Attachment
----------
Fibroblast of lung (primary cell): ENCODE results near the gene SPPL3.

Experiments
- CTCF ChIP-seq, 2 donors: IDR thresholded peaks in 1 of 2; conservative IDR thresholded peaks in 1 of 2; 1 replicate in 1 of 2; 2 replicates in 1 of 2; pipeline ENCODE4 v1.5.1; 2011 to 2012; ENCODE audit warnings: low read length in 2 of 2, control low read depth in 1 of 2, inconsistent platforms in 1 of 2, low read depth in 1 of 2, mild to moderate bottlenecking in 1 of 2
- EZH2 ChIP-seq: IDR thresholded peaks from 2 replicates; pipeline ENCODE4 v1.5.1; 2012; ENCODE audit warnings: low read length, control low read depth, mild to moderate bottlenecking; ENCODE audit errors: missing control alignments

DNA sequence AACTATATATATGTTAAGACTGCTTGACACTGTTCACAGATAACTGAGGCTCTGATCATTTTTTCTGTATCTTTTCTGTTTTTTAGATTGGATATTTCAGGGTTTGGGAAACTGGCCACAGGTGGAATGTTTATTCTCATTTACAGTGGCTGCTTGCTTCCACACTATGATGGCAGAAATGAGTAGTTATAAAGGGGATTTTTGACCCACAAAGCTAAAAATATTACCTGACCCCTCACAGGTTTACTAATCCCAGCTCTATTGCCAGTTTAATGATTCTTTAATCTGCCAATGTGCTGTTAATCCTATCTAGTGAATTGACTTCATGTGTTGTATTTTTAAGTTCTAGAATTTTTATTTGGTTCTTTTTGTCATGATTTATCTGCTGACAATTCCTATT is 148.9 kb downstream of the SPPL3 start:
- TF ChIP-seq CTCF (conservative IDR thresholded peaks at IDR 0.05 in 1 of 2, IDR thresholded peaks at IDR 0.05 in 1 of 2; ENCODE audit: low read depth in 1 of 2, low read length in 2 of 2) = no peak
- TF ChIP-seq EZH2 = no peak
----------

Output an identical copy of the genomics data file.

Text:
Fibroblast of lung (primary cell): ENCODE results near the gene SPPL3.

Experiments
- CTCF ChIP-seq, 2 donors: IDR thresholded peaks in 1 of 2; conservative IDR thresholded peaks in 1 of 2; 1 replicate in 1 of 2; 2 replicates in 1 of 2; pipeline ENCODE4 v1.5.1; 2011 to 2012; ENCODE audit warnings: low read length in 2 of 2, control low read depth in 1 of 2, inconsistent platforms in 1 of 2, low read depth in 1 of 2, mild to moderate bottlenecking in 1 of 2
- EZH2 ChIP-seq: IDR thresholded peaks from 2 replicates; pipeline ENCODE4 v1.5.1; 2012; ENCODE audit warnings: low read length, control low read depth, mild to moderate bottlenecking; ENCODE audit errors: missing control alignments

DNA sequence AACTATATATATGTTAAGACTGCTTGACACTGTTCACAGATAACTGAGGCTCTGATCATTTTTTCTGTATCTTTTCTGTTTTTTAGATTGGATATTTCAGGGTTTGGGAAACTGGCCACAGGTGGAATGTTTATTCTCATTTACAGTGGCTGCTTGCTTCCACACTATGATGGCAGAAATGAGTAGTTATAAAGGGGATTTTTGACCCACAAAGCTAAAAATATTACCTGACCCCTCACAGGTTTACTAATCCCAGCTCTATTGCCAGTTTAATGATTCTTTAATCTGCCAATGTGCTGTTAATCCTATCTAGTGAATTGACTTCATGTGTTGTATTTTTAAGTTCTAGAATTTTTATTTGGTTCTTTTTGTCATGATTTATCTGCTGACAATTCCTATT is 148.9 kb downstream of the SPPL3 start:
- TF ChIP-seq CTCF (conservative IDR thresholded peaks at IDR 0.05 in 1 of 2, IDR thresholded peaks at IDR 0.05 in 1 of 2; ENCODE audit: low read depth in 1 of 2, low read length in 2 of 2) = no peak
- TF ChIP-seq EZH2 = no peak